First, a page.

On 23 April 2014 Shuttleworth announced that Ubuntu 14.10 would carry the name Utopic Unicorn. Version 14.10 was released on 23 October, having only minor updates to the kernel, Unity Desktop, and included packages such as LibreOffice and Mozilla Firefox and Thunderbird. The kernel was updated to 3.16 for hardware support (e.g. graphics) and has for security, full kernel address space layout randomization applied to the kernel and its modules, plus the closure of a number of information leaks in /proc.
This version is the 21st release. Ubuntu 14.10 was officially characterized as a release that addressed "bug fixes and incremental quality improvements" and so it incorporated very few new features.
Joey Sneddon of OMG Ubuntu wrote in reviewing this release, "Ubuntu 14.10, codenamed "Utopic Unicorn", is saddled with a modest changelog, composed largely of bug fixes, stability improvements and key software updates. All worthy, but falls a little way short of the "fresh ideas and new art" that should "raise the roof" – quotes from Mark Shuttleworth's "U" name announcement ... For the release taking place in the week of Ubuntu's 10th anniversary, this may all read like a bit of an anticlimax. No headline user features, no visual changes (bar a few new icons for the sidebar of Nautilus) – there's not even a new default wallpaper to look at...But on the flip side it's perhaps the most fitting release; the one that shows just how far Ubuntu has come in the past few years. Mature, dependable and sure in its own (Ambiance-themed) skin, buggy feature churn has given way to a sustained era of assured stability ... Ubuntu 14.10 is a rock-solid, hearty and dependable release. Perhaps more here than ever before. There's no getting away from the fact that it's an uninspiring update on paper, and is far from being anything approaching essential."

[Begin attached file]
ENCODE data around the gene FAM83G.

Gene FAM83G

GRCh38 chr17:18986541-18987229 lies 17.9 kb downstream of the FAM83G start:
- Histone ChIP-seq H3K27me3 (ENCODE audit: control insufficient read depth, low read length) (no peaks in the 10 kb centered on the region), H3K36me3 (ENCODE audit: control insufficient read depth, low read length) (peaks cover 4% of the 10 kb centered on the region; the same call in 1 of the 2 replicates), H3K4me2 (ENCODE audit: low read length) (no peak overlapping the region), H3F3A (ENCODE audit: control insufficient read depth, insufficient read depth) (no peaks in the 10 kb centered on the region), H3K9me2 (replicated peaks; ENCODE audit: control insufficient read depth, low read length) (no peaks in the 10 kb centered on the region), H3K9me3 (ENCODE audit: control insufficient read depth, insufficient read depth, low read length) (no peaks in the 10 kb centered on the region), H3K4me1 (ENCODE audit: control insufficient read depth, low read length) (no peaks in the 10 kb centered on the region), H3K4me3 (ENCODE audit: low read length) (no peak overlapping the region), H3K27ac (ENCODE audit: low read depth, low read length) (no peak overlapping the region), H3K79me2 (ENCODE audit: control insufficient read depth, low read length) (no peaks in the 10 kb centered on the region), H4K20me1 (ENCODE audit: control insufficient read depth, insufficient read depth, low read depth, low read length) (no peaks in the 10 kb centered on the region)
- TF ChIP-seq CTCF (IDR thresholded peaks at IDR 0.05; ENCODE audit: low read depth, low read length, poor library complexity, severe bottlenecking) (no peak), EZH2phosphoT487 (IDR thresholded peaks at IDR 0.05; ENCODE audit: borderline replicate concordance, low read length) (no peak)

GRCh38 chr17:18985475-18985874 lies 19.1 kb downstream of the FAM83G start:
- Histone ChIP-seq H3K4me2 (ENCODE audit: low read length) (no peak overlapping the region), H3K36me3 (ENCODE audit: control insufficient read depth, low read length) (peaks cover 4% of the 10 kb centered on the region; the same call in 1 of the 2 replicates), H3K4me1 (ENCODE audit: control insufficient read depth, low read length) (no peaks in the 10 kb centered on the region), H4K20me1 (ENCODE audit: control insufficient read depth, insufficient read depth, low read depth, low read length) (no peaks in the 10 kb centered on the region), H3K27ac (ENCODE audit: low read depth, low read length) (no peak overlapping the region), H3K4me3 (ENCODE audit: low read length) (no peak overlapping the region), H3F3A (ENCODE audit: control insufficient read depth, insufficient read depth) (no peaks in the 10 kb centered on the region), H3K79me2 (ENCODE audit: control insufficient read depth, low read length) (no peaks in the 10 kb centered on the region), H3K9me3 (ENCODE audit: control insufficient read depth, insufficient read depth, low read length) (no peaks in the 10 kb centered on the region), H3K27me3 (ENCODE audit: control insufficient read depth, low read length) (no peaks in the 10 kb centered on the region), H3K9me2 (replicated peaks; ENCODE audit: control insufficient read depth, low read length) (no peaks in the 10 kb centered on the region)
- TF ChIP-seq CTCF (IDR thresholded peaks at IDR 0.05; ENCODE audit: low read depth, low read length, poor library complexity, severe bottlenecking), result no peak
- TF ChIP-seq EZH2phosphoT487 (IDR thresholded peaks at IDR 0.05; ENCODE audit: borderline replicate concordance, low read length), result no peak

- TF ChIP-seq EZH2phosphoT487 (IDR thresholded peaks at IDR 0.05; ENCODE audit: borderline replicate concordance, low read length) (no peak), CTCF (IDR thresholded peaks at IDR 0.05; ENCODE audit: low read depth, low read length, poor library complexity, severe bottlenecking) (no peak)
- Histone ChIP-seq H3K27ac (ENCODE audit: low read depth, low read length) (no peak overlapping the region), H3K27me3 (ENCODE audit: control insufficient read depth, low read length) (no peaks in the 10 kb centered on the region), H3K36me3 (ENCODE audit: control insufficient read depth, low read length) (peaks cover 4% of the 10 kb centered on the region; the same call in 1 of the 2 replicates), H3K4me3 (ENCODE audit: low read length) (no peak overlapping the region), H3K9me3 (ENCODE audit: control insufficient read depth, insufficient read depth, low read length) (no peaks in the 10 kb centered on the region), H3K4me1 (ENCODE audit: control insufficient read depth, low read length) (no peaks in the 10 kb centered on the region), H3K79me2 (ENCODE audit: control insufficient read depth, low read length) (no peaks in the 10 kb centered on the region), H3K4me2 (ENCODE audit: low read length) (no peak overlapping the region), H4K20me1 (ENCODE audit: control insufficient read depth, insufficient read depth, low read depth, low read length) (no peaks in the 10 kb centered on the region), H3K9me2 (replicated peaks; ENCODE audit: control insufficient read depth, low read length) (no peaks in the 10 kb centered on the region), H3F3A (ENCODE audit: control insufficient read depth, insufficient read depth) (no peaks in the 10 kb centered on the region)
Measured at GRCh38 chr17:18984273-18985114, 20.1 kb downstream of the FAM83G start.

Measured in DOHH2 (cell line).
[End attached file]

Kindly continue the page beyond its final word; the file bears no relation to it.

Michael Larabel of Phoronix wrote, "At the end of the day simple end-users won't see much of a difference over Ubuntu 14.04 LTS, which is a bit sad given that this is the tenth anniversary release of Ubuntu Linux. For everyday Linux desktop users the many upgraded packages are great but there isn't too much more to celebrate about today on the desktop front.
Scott Gilbertson, writing for The Register, explained, "I've been covering Ubuntu for seven of the release's 10 years and 14.10 is the first time I've had to dig deep into the release notes just to find something new to test ... If you needed further proof that Canonical is currently solely focused on bringing its Unity 8 interface to mobile devices, 14.10 is the best evidence yet ... Almost nothing Canonical develops has changed in this release – there isn't even a new desktop wallpaper. There are some updates to be sure, but they don't hail from Canonical ... The lack of updates isn't unexpected, in fact that's been the plan all along ... Desktop Ubuntu is currently in a kind of suspended animation, waiting on Unity 8 and Mir to be ready for its coming metamorphosis. The short story is that it makes no sense for Canonical to keep refining Unity 7 when it will soon be retired."